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On 7/8/1999 6:38 PM, Brierley, Sean (Brierley -at- QUODATA -dot- COM) wrote:
>This was an interesting situation that points to a minor shortcoming of
>telecommuting, the immediate accessibility of team members.
What shortcoming? When they're telecommuting, they're on the clock. Why
didn't you and this other programmer hit the Conference button and call
the programmer at home?
This is another myths that needs clearing up. One of the things I do as a
telecommuter is hammer home, again and again and again, that during
business hours (and beyond) I'm *working*, not doing "home stuff." That
means people should call me for anything, and for the most part they do.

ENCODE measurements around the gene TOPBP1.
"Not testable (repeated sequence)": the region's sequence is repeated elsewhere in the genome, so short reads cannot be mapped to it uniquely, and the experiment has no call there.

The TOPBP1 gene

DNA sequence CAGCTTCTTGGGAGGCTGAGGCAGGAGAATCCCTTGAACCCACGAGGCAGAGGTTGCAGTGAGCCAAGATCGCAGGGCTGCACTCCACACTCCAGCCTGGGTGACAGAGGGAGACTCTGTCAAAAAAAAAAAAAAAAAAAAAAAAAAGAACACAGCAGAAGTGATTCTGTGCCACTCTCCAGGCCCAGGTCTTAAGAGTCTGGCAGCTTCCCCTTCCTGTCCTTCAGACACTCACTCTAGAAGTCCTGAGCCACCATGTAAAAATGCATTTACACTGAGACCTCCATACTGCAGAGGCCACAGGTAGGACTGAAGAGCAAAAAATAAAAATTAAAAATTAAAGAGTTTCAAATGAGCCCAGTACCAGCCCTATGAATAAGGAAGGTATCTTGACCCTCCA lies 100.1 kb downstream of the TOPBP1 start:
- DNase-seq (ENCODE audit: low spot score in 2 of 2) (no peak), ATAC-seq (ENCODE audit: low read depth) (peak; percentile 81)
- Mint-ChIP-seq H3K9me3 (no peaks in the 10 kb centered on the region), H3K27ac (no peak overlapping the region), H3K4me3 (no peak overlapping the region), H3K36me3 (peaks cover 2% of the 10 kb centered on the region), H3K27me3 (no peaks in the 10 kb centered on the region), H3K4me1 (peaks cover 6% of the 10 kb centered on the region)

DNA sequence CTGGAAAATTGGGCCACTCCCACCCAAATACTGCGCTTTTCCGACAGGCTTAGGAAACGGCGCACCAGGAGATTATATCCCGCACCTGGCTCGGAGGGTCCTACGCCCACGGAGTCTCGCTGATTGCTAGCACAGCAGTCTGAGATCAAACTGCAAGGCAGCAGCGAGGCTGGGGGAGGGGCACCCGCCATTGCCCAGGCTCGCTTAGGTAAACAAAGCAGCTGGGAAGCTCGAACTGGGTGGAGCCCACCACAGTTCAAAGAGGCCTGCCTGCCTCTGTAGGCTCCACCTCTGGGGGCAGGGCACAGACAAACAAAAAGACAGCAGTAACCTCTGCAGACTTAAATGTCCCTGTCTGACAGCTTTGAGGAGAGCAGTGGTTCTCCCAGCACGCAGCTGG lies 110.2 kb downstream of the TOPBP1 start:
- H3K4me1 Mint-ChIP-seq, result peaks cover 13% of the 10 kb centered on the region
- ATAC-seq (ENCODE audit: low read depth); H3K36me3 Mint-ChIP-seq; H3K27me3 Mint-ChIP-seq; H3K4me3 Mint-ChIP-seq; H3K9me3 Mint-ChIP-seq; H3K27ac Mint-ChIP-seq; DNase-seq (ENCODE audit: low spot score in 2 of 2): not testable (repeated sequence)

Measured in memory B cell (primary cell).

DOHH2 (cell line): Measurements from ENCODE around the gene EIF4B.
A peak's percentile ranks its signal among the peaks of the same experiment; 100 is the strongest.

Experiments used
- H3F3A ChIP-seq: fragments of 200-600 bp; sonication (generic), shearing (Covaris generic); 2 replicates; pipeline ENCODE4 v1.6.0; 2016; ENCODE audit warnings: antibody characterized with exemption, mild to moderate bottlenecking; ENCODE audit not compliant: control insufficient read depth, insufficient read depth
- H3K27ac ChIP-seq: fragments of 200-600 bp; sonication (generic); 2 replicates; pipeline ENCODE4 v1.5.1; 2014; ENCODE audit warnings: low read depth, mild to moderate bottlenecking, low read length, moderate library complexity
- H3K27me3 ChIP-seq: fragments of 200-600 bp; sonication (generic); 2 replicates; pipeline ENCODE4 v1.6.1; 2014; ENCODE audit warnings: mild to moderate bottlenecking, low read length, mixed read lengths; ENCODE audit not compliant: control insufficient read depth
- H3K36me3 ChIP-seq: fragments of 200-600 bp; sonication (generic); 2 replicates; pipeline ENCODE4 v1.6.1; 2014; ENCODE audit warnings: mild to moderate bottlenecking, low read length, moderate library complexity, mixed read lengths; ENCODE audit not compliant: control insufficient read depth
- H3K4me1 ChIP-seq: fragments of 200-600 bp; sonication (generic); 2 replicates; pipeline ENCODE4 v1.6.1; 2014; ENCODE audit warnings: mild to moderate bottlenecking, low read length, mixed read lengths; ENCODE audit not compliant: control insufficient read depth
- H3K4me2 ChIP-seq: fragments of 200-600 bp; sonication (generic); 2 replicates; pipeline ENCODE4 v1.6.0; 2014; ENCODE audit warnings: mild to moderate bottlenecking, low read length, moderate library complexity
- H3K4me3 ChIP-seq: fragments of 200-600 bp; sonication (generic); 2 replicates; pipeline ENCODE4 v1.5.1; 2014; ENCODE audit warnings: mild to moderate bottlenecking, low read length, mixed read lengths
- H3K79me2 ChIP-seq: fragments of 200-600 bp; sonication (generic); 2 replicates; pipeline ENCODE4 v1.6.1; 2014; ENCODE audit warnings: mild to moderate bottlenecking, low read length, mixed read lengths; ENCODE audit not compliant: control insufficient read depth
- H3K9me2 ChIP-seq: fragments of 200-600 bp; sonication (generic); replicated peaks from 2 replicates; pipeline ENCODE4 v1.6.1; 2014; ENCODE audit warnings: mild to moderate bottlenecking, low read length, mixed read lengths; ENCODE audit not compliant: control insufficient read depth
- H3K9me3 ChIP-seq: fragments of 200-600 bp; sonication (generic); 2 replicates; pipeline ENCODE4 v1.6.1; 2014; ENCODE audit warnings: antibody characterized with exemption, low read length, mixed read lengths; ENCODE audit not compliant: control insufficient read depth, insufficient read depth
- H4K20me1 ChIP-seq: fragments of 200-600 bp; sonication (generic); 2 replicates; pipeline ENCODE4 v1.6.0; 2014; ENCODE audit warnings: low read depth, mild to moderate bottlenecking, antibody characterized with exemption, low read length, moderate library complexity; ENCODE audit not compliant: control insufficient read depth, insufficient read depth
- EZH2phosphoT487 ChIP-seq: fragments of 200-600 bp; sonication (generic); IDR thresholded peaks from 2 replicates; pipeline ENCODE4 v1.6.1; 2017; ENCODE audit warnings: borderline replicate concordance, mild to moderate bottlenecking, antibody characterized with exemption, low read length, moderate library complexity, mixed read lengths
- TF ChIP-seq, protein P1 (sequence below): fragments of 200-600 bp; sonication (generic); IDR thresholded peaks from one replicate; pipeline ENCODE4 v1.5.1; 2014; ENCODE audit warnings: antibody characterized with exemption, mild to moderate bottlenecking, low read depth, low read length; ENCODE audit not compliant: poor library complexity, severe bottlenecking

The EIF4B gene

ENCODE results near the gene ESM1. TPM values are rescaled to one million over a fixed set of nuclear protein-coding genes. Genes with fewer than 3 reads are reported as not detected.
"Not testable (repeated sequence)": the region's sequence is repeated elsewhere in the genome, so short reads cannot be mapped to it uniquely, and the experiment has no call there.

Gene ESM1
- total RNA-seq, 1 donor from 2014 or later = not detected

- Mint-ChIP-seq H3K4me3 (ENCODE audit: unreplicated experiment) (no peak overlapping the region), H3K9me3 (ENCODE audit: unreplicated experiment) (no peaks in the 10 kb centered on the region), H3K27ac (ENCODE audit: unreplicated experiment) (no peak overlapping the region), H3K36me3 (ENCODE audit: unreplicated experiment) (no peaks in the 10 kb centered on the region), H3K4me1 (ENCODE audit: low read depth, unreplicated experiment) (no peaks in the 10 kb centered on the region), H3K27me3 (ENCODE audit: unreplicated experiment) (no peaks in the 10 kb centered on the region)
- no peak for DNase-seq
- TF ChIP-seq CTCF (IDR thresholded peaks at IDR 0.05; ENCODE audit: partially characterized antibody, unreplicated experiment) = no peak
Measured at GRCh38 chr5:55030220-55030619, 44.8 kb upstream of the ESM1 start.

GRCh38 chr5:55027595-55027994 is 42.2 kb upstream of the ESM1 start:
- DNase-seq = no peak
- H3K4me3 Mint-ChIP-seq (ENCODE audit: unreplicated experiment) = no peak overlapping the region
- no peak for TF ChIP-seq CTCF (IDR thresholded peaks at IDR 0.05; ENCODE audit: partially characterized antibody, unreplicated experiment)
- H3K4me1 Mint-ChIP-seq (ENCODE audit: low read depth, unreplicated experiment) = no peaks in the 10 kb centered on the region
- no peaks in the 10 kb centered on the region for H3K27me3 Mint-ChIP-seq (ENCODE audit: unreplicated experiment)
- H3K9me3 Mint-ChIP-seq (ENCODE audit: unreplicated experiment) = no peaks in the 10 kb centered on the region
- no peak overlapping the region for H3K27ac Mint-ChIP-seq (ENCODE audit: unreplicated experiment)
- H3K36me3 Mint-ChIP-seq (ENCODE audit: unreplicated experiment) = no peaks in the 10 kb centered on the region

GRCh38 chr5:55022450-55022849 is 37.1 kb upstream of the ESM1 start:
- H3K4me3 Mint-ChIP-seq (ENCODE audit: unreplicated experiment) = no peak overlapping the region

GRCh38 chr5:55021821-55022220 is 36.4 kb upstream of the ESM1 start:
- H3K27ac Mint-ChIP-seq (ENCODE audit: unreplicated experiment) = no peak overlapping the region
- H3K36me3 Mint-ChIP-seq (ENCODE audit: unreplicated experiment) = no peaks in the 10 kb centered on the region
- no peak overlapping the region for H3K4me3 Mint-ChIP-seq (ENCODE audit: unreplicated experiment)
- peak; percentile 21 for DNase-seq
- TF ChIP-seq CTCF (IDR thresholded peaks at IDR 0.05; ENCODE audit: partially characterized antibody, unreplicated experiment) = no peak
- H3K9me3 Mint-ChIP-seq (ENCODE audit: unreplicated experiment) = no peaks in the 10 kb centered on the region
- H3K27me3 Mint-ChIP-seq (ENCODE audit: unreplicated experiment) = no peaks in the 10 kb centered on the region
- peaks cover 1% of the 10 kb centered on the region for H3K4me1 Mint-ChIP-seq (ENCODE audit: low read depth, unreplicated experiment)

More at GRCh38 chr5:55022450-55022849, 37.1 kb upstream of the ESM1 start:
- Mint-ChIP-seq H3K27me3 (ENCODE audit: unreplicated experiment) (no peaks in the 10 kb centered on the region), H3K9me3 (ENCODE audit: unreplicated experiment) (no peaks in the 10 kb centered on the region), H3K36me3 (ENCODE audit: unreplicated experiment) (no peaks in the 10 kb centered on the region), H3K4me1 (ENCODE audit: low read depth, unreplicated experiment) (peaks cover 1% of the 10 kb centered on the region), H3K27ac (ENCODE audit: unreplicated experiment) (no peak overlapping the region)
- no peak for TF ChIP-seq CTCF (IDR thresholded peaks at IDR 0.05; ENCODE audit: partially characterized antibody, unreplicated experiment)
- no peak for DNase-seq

I've had people dial me in to a number of impromptu hallway or cube
meetings. I even had some people dial me in for lunch, since they started
talking about the project while eating in a conference room.
If you treat telecommuters as if they're working, the so-called
shortcomings vanish. Also, any telecommuter who complains about "being
called at home" is probably one of those who's afraid of being caught
shopping, doing errands, or watching Oprah, and you'll be able to
identify those by the lack of productivity.